I read that the FJ Cruiser was strictly a limited run of a limited number of model years as Toyota didn't want to over populate the landscape with SUVs as a detriment to the environment. A coworker let me test drive his once, and I liked it's upright seating ergonomics, but I had no idea that it was an unit body. I would never recommend a unit body 4WD for any actual trail use.
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eastmeetswest
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[*] posted on 10-27-2020 at 08:47 AM


The old Ridgeline is based on the Pilot, but with a box. It is a uni-body construction with 4 wheel independent suspension. It rides and handles nicely. It is not great for difficult off-roading. In my opinion, the biggest problem if you have an older one, would be the timing belt. Make sure you know when the belt was replaced. I have driven a Ridgeline over the East Cape road from San Jose to la Ribera without a worry. I have not used it to tow a trailer over that road.
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bajatrailrider
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[*] posted on 10-27-2020 at 08:55 AM


bottom line it does what it is ment for. hardcore wheeling. Is not for all the no frame part is zero problem. on the old pilot the control arms front and rear. Is it's weakness but again on hard wheeling. That it is not made for anyway.
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David K
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[*] posted on 10-27-2020 at 08:57 AM


The FJ Cruiser is not unibody, it and the 4Runner share the same frame as the Tacoma trucks. Check the Internet:

Structurally, the FJ Cruiser incorporates a body on frame truck style design similar, but not identical to that of the two-door Prado platform.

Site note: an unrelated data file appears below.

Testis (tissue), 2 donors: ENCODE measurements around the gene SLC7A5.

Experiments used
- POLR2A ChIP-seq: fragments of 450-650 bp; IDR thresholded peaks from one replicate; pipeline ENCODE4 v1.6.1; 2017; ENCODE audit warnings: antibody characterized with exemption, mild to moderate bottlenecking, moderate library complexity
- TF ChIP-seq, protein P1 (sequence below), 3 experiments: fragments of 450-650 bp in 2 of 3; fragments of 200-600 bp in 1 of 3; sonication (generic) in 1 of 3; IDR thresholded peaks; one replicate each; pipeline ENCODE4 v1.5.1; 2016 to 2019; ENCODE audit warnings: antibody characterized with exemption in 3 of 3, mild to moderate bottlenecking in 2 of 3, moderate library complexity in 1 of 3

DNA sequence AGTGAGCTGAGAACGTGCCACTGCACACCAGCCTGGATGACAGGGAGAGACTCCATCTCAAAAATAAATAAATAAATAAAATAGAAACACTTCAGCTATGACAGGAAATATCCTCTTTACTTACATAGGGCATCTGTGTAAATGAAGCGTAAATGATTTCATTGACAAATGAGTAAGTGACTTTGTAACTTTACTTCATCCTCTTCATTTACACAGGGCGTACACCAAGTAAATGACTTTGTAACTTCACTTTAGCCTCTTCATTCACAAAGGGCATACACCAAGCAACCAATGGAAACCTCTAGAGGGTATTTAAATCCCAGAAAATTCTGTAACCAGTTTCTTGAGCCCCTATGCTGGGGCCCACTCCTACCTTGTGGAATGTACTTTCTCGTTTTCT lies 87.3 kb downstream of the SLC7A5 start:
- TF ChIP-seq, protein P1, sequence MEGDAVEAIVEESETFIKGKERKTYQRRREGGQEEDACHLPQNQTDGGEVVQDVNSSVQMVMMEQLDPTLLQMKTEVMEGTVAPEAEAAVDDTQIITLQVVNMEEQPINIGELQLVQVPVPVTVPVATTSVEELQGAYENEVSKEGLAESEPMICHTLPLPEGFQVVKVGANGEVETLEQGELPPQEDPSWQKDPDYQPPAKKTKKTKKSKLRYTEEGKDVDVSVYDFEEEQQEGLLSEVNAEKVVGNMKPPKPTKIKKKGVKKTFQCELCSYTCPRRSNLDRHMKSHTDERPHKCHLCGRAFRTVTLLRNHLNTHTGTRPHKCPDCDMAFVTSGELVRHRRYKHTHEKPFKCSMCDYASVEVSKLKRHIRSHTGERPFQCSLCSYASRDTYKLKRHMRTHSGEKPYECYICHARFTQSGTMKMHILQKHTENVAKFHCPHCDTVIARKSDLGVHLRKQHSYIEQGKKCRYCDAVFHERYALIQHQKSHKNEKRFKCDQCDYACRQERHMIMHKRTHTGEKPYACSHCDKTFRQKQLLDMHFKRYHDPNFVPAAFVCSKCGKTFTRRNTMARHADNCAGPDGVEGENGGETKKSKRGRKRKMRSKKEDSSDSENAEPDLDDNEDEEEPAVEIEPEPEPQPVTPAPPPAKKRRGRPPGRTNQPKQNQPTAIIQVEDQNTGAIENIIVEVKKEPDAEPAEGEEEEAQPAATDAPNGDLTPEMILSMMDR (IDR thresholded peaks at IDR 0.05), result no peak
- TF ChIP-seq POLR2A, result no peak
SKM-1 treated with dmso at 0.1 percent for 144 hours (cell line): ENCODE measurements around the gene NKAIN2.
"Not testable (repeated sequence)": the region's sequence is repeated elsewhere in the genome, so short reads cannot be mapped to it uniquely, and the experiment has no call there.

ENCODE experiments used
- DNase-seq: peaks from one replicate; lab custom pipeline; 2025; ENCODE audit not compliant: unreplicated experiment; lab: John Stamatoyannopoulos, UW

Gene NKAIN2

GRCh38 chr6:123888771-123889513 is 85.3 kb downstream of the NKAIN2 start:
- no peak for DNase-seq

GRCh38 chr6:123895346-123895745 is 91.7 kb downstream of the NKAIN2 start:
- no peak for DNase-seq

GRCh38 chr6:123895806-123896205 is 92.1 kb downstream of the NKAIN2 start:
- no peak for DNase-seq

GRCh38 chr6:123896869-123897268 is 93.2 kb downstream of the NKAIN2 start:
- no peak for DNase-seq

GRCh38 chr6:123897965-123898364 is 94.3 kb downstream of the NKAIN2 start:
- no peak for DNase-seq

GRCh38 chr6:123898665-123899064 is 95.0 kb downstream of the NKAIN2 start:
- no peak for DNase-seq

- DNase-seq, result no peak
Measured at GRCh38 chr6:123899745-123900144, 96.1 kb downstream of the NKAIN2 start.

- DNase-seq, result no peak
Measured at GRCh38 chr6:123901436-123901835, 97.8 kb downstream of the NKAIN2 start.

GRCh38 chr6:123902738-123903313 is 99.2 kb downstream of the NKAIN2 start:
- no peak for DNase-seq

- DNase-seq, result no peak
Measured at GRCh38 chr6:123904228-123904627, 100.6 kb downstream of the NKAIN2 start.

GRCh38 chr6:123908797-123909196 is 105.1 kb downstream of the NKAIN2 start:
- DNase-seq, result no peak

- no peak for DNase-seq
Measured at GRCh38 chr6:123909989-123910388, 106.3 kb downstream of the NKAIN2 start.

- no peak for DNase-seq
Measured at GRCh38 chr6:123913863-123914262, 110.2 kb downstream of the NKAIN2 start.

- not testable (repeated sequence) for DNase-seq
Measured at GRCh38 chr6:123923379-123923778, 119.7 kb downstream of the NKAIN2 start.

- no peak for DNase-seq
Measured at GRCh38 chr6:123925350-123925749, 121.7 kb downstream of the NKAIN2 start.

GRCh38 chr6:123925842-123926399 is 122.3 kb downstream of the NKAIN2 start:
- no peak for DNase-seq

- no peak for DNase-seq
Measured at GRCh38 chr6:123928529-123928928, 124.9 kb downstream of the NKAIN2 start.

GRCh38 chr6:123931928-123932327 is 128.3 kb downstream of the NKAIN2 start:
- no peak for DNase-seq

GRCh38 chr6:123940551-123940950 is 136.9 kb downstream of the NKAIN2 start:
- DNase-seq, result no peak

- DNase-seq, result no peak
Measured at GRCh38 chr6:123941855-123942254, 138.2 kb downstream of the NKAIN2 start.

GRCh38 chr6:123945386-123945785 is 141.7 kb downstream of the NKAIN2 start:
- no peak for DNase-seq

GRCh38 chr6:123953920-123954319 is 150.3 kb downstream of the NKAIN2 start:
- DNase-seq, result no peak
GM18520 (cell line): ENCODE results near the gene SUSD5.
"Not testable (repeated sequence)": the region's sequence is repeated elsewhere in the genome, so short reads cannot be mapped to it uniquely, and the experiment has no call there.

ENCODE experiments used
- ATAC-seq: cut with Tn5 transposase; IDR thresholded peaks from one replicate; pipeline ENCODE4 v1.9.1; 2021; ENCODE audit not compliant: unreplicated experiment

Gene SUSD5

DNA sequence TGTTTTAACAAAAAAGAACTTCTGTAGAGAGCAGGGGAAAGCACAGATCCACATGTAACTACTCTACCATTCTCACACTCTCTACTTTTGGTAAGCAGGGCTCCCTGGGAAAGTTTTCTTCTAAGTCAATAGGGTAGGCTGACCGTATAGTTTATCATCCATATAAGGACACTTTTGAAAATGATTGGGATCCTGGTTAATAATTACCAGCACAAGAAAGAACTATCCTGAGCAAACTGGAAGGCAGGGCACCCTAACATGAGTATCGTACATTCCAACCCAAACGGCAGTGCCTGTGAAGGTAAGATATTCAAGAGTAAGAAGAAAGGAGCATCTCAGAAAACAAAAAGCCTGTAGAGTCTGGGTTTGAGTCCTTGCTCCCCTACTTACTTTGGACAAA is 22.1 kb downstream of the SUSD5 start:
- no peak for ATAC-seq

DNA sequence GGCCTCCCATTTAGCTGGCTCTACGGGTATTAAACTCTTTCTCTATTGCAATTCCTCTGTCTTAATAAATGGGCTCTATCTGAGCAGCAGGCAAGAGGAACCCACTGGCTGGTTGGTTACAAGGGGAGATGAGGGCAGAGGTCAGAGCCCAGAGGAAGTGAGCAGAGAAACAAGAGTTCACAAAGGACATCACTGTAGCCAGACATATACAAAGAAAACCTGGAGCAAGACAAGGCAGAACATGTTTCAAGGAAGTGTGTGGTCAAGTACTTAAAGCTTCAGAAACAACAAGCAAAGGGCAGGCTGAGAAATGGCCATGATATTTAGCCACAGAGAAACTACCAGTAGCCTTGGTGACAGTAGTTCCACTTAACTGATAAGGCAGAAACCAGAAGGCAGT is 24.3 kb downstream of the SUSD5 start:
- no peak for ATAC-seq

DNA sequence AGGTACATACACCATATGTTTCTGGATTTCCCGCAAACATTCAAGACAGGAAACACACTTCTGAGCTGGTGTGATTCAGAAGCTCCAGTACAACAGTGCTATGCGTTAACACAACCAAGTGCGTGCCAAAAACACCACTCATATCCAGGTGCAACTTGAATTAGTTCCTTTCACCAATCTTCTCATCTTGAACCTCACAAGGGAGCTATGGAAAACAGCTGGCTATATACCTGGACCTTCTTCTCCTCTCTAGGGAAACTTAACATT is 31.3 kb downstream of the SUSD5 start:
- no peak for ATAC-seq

The FJ Cruiser uses a high-mounted, double wishbone front suspension and stabilizer bar, and a 4-link rear suspension with lateral rod with coil springs and stabilizer bar. The 120-series Land Cruiser Prado, Tacoma, 4Runner, and Hilux share the same suspension parts as the FJ Cruiser.

The FJ Cruiser uses power-assisted four-piston front and two-piston rear ventilated disc brakes with an anti-lock braking system (ABS), electronic brakeforce distribution (EBD), brake assist (BA) and is also equipped with vehicle stability control (VSC) and a specialized traction control system known as "A-TRAC". The A-TRAC system applies braking to control wheels that have lost traction, mimicking the performance of a locking differential without the "binding" that can make steering difficult in normal locking differential setups.




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PaulW
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[*] posted on 10-27-2020 at 09:46 AM


Turns out all the threads on the body structural problems on the FJ have disappeared? The only thing I can find is about the body. The engine bay inner fender aprons due to some bulging and cracking. The reports of this issue extending to the firewall are gone.
Even the Edmonds report of "unit" body poor design are now missing. Probably that report should not have said unit body, but body?
It is too bad they did not copy the Prado more closely.
Other wise the FJ has all the good Toyota stuff.